Adolescence is both a time of rapid neurobiological changes and of the initiation of drinking -- alcohol is the most commonly used substance among students in grades eight to 12. Binge-drinking effects are particularly concerning, although it is unclear whether and how much it affects neurocognitive performance. This study looked at two questions: first, whether moderate, binge, or extreme-binge drinking in adolescence had an impact on later performance in tests of verbal learning and memory (VLM); and second, whether the amount of alcohol consumed is associated with specific changes in learning and memory during six years of adolescence.
Researchers examined participants who were known to begin drinking during adolescence (n=112), giving them VLM assessments at two different times: first, prior to the onset of drinking (at age 12-16); and second, approximately six years later. Participants were grouped, based on their alcohol involvement at follow-up, as moderate (≤4 drinks per occasion), binge (5+ drinks per occasion), or extreme-binge (10+ drinks per occasion) drinkers.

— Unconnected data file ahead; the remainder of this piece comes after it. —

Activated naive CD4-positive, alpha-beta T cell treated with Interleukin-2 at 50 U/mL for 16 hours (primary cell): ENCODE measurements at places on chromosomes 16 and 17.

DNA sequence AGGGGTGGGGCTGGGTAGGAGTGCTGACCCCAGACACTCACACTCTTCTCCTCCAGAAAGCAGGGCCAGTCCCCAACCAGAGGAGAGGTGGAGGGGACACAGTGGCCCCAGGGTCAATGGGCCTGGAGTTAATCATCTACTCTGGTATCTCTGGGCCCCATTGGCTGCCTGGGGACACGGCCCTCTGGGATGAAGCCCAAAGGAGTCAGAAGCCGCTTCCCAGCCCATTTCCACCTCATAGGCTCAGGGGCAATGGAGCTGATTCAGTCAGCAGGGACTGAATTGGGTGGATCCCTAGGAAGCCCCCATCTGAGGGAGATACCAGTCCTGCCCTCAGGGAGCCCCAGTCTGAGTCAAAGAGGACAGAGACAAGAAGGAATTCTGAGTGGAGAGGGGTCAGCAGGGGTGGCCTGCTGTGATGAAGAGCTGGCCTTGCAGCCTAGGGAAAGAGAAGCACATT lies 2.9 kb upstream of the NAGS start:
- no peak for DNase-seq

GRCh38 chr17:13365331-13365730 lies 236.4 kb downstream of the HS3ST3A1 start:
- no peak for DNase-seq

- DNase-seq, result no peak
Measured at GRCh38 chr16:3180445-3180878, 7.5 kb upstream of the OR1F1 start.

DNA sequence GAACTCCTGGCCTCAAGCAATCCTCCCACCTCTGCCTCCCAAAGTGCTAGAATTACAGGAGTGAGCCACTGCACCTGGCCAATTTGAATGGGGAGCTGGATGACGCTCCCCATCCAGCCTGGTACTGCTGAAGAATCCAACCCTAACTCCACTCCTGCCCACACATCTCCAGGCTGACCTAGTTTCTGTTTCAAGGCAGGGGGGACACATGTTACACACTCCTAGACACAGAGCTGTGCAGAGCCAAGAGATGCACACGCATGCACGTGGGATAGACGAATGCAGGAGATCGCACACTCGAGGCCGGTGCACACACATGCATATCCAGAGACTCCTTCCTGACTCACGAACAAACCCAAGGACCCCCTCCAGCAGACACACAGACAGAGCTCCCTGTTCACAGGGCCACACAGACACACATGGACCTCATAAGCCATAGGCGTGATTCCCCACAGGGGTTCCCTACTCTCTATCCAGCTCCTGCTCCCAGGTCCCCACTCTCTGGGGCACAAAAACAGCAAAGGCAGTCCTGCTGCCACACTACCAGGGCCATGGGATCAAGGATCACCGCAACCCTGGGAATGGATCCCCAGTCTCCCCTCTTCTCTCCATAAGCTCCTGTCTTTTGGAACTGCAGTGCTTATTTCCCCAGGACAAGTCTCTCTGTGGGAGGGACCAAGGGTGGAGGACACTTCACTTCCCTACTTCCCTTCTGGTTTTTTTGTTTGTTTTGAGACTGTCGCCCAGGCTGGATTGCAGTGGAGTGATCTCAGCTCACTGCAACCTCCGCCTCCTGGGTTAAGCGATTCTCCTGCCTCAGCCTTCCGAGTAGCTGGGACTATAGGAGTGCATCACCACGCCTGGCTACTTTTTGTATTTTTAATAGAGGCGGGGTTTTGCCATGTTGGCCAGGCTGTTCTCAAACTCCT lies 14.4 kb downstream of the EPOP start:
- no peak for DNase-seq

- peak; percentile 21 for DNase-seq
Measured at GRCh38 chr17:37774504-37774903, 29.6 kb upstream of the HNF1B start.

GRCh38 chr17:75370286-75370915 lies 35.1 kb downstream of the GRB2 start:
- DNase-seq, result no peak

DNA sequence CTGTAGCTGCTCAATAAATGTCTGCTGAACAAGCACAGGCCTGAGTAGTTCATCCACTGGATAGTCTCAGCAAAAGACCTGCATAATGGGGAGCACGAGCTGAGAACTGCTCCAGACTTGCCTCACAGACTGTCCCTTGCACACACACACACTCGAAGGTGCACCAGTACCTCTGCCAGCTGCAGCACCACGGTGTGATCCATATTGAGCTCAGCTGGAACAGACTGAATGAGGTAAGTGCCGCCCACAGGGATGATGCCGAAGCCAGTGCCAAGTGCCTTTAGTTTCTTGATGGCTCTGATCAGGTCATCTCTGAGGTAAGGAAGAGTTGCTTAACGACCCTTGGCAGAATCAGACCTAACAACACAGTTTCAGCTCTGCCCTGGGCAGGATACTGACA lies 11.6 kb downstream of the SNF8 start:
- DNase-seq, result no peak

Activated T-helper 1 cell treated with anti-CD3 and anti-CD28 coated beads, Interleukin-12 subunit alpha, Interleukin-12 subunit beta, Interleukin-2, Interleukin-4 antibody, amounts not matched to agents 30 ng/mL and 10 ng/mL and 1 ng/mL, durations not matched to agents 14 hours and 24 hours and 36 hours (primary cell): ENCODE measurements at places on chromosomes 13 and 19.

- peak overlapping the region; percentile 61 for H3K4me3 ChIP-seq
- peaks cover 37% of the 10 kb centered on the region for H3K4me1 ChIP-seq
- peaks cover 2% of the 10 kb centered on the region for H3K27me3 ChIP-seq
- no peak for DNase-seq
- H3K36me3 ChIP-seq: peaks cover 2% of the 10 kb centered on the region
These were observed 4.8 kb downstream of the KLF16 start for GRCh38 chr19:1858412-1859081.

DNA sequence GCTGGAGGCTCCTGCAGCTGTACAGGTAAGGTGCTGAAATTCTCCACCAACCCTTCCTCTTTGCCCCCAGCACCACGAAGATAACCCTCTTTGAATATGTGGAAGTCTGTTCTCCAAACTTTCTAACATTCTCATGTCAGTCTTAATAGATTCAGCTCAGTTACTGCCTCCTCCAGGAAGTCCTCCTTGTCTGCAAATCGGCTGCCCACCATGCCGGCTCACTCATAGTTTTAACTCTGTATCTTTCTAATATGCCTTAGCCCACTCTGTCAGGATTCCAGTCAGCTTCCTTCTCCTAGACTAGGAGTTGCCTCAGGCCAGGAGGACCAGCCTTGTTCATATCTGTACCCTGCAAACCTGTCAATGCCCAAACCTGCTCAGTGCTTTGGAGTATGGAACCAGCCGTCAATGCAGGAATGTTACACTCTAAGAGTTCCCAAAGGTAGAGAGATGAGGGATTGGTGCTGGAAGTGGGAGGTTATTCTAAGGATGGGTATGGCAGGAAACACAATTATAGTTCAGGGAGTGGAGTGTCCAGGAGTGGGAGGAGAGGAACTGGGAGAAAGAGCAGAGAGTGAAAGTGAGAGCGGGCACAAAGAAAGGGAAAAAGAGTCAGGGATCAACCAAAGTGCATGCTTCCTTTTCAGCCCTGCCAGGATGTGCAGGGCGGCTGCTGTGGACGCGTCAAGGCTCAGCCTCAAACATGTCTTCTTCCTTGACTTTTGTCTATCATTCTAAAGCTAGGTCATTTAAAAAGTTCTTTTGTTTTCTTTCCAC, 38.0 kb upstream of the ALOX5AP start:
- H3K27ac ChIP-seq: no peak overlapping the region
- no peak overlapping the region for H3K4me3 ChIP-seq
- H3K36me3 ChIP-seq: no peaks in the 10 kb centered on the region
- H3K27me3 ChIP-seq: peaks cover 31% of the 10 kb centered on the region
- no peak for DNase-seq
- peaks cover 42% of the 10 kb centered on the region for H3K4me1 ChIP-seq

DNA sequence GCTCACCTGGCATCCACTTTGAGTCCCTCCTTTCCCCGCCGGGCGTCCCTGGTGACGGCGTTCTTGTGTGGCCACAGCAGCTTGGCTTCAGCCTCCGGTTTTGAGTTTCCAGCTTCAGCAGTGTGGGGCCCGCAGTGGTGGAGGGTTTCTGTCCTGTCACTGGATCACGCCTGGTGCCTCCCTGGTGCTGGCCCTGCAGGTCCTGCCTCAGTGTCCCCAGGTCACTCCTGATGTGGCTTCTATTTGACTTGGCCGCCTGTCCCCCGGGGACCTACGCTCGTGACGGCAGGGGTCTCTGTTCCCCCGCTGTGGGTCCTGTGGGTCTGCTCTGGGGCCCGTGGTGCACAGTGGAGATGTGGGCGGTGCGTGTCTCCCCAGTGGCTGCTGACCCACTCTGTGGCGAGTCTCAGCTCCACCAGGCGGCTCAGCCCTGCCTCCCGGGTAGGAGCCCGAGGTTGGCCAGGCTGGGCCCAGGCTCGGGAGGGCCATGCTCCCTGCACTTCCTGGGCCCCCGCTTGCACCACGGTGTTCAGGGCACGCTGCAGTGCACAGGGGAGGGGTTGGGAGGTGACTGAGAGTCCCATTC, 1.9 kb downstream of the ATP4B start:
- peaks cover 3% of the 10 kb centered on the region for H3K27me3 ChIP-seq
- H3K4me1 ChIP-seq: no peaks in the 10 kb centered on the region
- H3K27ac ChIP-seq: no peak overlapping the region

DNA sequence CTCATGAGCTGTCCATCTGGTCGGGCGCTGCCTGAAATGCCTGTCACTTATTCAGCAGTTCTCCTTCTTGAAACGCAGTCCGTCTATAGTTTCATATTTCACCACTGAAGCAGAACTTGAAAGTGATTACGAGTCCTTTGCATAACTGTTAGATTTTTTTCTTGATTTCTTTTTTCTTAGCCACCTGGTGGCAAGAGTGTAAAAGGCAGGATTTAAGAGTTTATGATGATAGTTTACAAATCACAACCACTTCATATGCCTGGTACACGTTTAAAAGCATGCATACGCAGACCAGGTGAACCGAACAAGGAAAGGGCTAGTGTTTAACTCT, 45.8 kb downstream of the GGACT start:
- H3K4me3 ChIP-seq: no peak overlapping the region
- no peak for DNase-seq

Results showed that the amount of alcohol consumed during adolescence adversely affected VLM performance in a dose-dependent manner. The acquisition of new verbal information seemed to be particularly affected, especially for the heaviest drinkers. While there were no gender differences in VLM performance, the authors note that the extreme-binge group had roughly 50 percent more boys than the moderate and binge groups, which is consistent with data showing that high-school boys are up to three times more likely to be extreme-binge drinkers.
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